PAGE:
1) Saudi Arabia
Requires all visitors to be sponsored by a legal resident or citizen. Even if you’re sponsored properly, there’s no guarantee that you’ll then be awarded a visa as the application process is highly selective.
Iran doesn’t even have an American Embassy anymore, thanks to the tense Iran hostage situation that occurred there in 1979. If you are able to secure an Iranian visa through the Pakistani embassy in Washington, D.C., you will need to show that you’re traveling with a tour group.
3) North Korea
North Korea requires all visitors to book a full package tour before visiting. During your visit, you’ll be required to stay with your guides the entire time. The lack of North Korean embassy in the U.S. means you’ll need to travel to China before booking a tour.
Syria is in the midst of conflict, but if that doesn’t deter you, the nearly impossible-to-get visa might. Since each visa has to be approved through a complex process, potential visitors face an indefinite wait to be approved or declined.
The relationship between Cuba and the United States is relaxing slightly, but the current travel regulations still don’t allow anyone looking for a a good Cuban sandwich and a Caribbean beach to book a flight. Unless you can prove that you’re in Cuba for one of the official reasons, you’ll have to wait longer to visit.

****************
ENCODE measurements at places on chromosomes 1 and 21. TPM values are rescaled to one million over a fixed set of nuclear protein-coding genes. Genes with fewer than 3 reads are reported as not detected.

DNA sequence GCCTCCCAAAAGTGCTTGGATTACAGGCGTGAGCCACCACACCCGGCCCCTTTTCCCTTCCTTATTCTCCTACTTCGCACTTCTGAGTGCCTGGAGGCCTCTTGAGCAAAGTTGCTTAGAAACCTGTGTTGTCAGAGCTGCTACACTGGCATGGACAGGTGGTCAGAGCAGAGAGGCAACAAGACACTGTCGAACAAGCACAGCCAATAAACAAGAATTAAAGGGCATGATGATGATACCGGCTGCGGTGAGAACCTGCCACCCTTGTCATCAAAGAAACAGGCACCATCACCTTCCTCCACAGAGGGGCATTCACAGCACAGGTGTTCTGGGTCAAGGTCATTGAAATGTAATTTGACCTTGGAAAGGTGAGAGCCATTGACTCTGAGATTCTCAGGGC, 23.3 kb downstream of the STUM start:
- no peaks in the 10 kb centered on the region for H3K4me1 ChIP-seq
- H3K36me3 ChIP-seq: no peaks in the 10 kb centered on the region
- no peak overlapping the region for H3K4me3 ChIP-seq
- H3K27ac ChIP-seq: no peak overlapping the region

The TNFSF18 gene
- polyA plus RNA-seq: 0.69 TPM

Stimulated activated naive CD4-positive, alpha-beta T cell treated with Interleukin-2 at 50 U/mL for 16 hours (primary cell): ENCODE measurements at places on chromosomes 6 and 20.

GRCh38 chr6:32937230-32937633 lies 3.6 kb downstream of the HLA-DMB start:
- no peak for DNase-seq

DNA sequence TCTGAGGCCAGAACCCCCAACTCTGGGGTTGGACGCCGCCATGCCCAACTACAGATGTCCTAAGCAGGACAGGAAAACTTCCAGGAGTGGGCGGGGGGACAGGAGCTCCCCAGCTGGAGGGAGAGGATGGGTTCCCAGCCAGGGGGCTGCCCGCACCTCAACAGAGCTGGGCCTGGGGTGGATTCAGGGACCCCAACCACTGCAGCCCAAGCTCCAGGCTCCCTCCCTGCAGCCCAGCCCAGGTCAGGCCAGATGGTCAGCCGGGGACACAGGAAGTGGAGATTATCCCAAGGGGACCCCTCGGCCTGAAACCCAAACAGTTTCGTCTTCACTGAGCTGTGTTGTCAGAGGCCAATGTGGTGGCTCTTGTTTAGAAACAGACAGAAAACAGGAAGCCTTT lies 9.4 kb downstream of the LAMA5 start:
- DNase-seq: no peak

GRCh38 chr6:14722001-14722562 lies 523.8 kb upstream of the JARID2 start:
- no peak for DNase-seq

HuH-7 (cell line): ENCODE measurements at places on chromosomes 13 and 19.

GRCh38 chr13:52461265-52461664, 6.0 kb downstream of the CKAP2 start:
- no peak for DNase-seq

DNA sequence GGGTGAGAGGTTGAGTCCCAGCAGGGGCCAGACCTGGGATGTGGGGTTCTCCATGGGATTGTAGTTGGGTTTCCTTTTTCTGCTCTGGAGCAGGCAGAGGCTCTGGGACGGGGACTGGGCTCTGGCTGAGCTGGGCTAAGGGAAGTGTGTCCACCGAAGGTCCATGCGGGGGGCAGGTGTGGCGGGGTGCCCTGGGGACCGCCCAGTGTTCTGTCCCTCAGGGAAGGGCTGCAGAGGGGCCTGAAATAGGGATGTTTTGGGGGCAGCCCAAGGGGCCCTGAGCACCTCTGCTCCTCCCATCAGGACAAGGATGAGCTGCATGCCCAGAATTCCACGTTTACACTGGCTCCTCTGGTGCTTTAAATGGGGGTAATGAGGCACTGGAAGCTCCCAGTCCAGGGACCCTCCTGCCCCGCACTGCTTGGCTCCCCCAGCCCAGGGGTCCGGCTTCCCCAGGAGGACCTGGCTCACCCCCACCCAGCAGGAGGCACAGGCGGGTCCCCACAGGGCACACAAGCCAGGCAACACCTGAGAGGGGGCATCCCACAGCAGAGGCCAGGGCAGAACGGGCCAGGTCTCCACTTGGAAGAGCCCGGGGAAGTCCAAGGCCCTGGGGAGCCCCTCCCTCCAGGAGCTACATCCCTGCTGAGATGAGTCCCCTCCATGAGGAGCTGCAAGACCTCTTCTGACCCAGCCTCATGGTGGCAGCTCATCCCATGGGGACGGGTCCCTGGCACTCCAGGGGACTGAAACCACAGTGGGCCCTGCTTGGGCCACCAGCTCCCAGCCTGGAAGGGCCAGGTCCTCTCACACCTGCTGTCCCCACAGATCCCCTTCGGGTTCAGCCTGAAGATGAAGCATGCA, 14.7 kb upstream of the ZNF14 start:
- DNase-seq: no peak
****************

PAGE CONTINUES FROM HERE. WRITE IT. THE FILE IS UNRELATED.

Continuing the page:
Somalia is known for the vast number of pirates roaming the seas around it, which should be a good reason not to go. Even if you make it past the pirates, you’ll need a sponsor and an invitation to visit the country.
If Angola is on your must-visit list, you’ll need to be okay with some serious expenditure before you even find out if you can go. Before you can apply for a visa, you’ll need to pay the application fee and invitation fee, then book plane tickets and hotel stays.
8) Central African Republic
As of 2014, the Central African Republic has no American Embassy, and all U.S. visitors must apply through the French Embassy. Add in the fact that the borders of the CAR are extremely restricted (and closed on the side where Chad-CAR border), and you’ve got one place that doesn’t want to see any American citizens.
Lybia and the U.S. have been at odds for most of the 21st century, and, the U.S. Embassy closed there in 2014. Without a visa, Americans have few ways to visit this warn torn country–and that’s probably for the best because of the anti-U.S. sentiment and high crime rates.